Talking About Worry:
Llama Llama Red Pajama by Anna Dewdney – You’ve probably read this but just in case you haven’t, it’s a great one for dealing with bedtime drama. Llama Llama starts to get worried when left in his room at night. He calls for Mama but she takes a while to get there and, once again, he has a come apart. Mama Llama runs up in a panic and, upon seeing that all is fine, she reminds Llama Llama that he’s safe and that his Mama is near. Use this book if your child has nighttime fears and needs a lot check-ins at night. After reading, come up with a list of reassuring statements like, “I am safe in my room” or “My family is nearby.” Choose no more than 4 or 5 of them to write on an index card or poster and hang it in your child’s room so it’s close at bedtime. For extra fun, consider using glow-in-the-dark ink or paint to make the list so your child can read it when the lights are off!
Here are a few other books to consider: Do Unto Otters (for teaching consideration and manners), Llama Llama Misses Mama (Llama feels shy and misses his Mama on his first day of school), Llama, Llama, Learns to Share (I guess you can tell I like this series, huh?), and All Kinds of Families (for talking about families that may or may not be typical).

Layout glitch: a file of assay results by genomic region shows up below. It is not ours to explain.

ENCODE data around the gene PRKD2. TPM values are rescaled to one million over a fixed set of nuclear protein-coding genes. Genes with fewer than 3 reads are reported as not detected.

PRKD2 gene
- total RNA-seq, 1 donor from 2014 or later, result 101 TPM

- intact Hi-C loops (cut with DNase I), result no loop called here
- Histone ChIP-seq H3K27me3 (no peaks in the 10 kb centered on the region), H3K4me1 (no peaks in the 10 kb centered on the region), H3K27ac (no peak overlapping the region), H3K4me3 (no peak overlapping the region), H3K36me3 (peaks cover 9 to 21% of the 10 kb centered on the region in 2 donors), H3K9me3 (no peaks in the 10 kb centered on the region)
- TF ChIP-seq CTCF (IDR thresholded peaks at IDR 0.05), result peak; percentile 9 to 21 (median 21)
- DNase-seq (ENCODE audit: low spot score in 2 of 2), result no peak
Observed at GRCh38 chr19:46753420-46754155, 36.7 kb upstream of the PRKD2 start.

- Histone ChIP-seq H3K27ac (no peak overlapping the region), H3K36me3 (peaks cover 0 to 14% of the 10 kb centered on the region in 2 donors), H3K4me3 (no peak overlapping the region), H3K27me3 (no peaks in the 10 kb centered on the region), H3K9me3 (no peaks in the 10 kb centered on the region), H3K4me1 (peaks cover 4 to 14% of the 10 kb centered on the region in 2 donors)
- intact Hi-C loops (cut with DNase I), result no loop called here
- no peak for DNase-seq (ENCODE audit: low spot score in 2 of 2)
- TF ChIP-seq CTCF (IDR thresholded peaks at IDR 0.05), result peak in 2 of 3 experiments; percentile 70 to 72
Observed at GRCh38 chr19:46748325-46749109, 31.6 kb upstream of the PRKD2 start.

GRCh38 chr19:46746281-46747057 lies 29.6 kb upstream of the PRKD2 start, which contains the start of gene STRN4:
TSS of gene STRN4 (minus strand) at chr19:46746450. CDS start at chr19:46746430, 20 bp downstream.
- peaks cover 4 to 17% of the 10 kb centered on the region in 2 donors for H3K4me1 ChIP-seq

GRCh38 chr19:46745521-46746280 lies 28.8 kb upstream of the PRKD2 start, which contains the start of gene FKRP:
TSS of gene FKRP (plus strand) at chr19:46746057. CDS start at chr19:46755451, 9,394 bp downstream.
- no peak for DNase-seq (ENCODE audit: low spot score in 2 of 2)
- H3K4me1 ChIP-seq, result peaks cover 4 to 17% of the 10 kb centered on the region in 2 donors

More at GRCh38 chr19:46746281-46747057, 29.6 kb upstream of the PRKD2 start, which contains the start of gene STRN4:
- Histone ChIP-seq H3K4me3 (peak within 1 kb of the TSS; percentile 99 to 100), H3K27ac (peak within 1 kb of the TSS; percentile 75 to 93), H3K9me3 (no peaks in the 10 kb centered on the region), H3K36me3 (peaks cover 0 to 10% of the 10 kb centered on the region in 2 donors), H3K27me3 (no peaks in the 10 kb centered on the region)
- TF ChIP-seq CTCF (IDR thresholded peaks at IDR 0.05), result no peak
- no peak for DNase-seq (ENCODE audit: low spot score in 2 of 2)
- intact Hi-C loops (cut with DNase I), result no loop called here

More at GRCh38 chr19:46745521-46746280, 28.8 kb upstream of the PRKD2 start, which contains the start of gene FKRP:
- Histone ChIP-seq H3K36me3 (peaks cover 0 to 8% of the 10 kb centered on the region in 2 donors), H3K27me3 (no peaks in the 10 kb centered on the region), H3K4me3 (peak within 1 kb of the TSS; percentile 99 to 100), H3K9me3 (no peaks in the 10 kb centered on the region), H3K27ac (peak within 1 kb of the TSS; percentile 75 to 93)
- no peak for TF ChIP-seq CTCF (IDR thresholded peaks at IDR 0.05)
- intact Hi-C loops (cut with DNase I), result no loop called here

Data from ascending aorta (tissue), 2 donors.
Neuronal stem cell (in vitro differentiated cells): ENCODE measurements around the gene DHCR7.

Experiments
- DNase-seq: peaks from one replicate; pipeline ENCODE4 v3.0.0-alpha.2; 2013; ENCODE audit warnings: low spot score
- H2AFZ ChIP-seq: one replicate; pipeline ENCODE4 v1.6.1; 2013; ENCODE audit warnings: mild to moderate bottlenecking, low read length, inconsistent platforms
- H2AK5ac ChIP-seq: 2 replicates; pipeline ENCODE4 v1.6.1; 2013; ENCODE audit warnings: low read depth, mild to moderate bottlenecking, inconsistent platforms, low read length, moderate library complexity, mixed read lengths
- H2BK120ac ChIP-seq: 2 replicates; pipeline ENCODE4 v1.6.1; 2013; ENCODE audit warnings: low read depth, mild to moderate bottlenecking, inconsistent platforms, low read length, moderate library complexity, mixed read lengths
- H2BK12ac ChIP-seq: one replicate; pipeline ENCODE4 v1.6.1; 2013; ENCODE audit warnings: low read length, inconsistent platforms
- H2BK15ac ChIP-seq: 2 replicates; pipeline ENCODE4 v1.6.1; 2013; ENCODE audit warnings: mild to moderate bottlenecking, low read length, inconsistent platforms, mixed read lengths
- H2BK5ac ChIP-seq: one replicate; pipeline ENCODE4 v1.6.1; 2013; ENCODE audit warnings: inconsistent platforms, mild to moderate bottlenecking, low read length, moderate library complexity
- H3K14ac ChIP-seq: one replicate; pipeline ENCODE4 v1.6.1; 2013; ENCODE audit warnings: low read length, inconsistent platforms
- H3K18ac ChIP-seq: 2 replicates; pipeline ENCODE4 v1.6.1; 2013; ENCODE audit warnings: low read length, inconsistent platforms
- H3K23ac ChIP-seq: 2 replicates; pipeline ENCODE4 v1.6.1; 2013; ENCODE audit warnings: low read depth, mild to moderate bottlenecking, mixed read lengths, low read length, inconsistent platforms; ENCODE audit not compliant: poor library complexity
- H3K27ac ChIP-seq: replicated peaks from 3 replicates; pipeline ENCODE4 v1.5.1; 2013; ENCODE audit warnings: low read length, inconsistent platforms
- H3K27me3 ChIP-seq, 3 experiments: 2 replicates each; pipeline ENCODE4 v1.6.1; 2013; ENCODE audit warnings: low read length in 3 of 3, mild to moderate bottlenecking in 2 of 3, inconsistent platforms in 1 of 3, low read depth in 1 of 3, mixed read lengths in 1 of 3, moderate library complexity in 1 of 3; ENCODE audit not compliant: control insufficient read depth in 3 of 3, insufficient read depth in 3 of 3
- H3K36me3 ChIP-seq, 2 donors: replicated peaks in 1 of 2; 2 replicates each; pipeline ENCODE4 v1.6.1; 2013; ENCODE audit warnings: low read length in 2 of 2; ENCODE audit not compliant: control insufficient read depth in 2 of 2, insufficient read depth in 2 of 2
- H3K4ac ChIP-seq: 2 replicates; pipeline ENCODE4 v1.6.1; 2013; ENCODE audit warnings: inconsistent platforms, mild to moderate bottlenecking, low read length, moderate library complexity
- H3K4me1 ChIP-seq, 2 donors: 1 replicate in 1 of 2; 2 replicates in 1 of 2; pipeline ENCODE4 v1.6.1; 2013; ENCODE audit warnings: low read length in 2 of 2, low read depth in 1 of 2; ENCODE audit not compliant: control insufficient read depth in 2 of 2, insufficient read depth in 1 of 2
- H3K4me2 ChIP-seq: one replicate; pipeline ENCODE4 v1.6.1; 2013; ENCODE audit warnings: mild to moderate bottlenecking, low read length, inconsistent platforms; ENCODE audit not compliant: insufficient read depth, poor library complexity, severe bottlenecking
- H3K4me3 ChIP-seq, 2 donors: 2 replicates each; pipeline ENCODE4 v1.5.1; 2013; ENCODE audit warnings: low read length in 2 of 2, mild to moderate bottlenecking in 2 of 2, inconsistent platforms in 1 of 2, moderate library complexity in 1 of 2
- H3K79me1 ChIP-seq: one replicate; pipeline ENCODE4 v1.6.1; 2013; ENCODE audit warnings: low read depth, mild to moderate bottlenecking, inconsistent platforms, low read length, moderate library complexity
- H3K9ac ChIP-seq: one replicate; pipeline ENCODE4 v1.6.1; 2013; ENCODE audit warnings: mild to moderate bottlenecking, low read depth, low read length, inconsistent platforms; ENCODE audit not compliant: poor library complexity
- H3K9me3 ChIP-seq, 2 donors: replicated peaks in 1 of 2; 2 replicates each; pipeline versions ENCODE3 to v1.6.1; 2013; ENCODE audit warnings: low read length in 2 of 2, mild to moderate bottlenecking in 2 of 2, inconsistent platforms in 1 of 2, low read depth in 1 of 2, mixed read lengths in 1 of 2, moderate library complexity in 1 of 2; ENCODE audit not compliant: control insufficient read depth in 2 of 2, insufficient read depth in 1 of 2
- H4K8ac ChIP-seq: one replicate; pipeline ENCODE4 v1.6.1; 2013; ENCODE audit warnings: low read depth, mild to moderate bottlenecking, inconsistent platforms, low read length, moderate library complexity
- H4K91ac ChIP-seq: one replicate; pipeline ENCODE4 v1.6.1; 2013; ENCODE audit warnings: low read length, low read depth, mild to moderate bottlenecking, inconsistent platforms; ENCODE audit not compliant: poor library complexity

Do you have suggestions for books you’ve read with your kids that have helped with some kind of problem? Please share them!
About this column: Send your parenting- and kid-related questions my way and I’ll tell you what I can: email@example.com Please be aware that email is not a secure method of transmitting personal information so it’s best to keep your questions general. If your question is featured, your name and email will not be published. Submitting a question does not constitute a professional relationship in any way and this column is not meant to substitute for face-to-face therapy. If you feel you’re doing the best you can and still need help, it may be time to bring in a professional. Start by talking with your child’s pediatrician to get a referral.
Kristen Berthiaume, Ph.D. is a clinical psychologist with Grayson and Associates (www.graysonmentalhealth.com). She obtained her doctorate in clinical psychology from the University of Kentucky. She completed a predoctoral internship in clinical psychology at the University of North Carolina at Chapel Hill and a post- doctoral fellowship in the Attention Deficit Hyperactivity Disorders (ADHD) Program at Duke University Medical Center. She specializes in providing assessment and treatment of children, adolescents, and families dealing with the following issues: ADHD, learning disorders, social skill deficits, organizational problems, behavioral difficulties, anxiety, and depression. She generally focuses on behavioral and cognitive- behavioral techniques, but maintains a flexible approach to therapy. Her other day job is as mom to her five-year-old daughter and 2-year-old son.